The argument of my nameless critic is that I and my witnesses have got it all wrong. Lutfur Rahman, the council leader (now mayor) in Tower Hamlets, wasn’t dumped by Labour because of his close links with the IFE. It was instead, apparently, because the “white New Labour elite” wanted to “systematically marginalise” the Bangladeshi community; and because Lutfur’s “brand of left-wing populism represented a direct threat to the established hierarchy within Tower Hamlets Labour Party.”

As Ted Jeory, former deputy editor of the local newspaper, points out, this is a blatant rewriting of history. Jeory covered the council closely and often saw Lutfur in action. Rahman was in fact, he says, “one of Labour’s main ringleaders against Respect’s populist Left-wing policies and motions in the council chamber.” As for the charge of racism by the “New Labour elite,” Lutfur’s principal opponent, Helal Abbas, is himself a Bangladeshi.

Jeory also describes the Lambert report’s dishonesty over one of Lutfur’s most discreditable episodes – his hiring of Lutfur Ali, an ill-qualified CV cheat with close links to the IFE, as the council’s assistant chief executive, followed by his effective sacking of Tower Hamlets’ widely-respected chief executive, Martin Smith. In Lambert-land, this is presented as “by no means extraordinary,” a statement described by Jeory as “inaccurate and disingenuous in the extreme.”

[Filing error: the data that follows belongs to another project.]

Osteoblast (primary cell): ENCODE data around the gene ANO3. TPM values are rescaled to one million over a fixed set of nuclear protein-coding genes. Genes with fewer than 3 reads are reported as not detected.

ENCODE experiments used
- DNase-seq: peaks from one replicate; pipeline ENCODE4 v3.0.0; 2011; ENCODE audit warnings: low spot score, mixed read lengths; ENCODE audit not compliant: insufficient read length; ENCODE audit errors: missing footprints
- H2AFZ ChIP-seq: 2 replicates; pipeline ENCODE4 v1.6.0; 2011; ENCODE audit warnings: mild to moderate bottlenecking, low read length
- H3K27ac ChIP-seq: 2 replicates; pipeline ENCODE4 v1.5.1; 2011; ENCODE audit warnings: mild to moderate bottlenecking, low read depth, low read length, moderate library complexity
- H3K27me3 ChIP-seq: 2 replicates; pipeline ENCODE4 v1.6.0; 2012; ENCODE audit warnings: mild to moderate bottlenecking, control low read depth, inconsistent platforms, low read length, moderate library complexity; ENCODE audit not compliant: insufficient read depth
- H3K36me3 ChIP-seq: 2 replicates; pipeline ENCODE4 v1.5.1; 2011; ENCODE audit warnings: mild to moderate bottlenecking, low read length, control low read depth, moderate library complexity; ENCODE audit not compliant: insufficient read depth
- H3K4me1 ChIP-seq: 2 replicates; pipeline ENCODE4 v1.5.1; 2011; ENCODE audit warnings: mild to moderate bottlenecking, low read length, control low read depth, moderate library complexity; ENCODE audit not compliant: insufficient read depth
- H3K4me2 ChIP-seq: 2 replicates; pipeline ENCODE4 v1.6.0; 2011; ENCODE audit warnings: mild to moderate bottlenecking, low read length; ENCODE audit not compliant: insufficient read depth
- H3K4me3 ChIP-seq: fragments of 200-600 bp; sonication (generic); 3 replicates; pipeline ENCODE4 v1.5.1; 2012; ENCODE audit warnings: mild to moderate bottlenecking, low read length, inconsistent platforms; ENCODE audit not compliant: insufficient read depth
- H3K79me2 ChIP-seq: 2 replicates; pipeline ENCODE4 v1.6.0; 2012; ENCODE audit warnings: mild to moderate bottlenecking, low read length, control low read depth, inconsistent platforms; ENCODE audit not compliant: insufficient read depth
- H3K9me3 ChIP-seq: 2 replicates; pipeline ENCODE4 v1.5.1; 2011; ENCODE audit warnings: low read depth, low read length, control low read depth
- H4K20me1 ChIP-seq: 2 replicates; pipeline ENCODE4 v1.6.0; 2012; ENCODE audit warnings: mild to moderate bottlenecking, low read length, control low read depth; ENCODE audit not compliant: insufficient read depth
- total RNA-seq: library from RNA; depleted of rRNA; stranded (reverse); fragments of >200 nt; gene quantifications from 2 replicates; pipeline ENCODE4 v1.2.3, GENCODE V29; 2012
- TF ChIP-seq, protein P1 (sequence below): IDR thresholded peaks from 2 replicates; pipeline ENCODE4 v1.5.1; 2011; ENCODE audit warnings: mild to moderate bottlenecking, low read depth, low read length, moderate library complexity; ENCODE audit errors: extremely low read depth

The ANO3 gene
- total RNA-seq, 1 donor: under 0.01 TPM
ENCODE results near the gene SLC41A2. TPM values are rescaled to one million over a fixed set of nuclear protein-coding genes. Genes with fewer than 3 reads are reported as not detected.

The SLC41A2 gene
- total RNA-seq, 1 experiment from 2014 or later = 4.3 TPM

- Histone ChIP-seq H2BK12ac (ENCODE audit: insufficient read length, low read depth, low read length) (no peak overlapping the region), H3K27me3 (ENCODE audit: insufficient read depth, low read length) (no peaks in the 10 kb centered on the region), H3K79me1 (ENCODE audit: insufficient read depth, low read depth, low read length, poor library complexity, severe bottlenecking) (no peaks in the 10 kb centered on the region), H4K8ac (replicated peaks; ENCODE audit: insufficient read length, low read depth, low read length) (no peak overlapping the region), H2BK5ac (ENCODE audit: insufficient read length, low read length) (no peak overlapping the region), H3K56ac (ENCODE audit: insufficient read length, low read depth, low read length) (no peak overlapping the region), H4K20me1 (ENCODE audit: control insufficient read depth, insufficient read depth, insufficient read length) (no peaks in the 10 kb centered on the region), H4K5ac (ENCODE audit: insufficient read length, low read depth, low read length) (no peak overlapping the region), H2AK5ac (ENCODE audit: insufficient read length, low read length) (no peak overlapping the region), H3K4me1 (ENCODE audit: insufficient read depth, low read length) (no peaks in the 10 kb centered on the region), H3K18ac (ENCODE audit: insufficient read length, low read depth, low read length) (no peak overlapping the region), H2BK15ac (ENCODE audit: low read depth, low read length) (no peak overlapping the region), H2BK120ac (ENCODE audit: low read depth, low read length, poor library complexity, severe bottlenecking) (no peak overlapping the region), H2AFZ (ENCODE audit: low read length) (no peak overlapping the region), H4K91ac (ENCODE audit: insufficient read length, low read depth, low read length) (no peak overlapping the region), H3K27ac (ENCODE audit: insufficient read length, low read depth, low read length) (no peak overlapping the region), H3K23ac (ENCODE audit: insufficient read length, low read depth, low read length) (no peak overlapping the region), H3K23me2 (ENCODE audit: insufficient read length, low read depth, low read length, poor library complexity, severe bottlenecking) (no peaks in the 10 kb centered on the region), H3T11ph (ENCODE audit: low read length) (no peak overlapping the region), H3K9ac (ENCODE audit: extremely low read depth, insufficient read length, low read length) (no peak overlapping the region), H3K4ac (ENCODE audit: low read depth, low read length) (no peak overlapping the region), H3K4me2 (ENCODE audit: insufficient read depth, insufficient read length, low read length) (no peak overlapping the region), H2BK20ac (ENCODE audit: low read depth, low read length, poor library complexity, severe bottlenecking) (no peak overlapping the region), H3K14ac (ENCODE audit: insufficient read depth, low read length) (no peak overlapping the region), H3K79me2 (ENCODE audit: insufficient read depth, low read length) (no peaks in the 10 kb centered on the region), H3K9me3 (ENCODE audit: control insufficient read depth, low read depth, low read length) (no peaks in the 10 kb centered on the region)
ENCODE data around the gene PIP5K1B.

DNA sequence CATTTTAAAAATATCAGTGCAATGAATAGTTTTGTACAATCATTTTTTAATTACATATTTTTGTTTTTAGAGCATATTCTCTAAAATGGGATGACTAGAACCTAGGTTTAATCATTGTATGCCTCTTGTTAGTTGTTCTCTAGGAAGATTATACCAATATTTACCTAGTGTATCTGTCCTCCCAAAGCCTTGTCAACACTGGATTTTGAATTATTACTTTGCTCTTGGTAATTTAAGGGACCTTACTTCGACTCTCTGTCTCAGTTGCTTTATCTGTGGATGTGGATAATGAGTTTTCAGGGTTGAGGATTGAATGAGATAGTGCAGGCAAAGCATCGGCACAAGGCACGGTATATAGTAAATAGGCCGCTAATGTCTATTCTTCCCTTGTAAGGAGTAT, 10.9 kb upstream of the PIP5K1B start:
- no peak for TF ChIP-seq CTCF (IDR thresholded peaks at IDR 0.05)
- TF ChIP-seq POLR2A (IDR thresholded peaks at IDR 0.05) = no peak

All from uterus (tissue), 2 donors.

My own favourite bit of this chapter is the anonymous author’s lip-trembling outrage at Labour’s decision to put the local party into “special measures” – something amply justified by the extraordinary movements in its membership, which rose by 110 per cent in a matter of months and saw dozens of new “members” joining on the same day, sometimes up to eight of them in a single two-bedroom flat. Many of the new members had the same names as people we can link to the IFE. “Special measures” meant that such “members” no longer had a say in selecting Labour’s council candidates.

To our bashful writer, this was the Tower Hamlets equivalent of Guantanamo Bay. “Special measures have the same essential characteristics as a so-called ‘state of emergency,’ whereby state authorities are free to override the law and even the constitution in the interests of national security,” he says. “This culture of impunity has enabled a series of abuses.”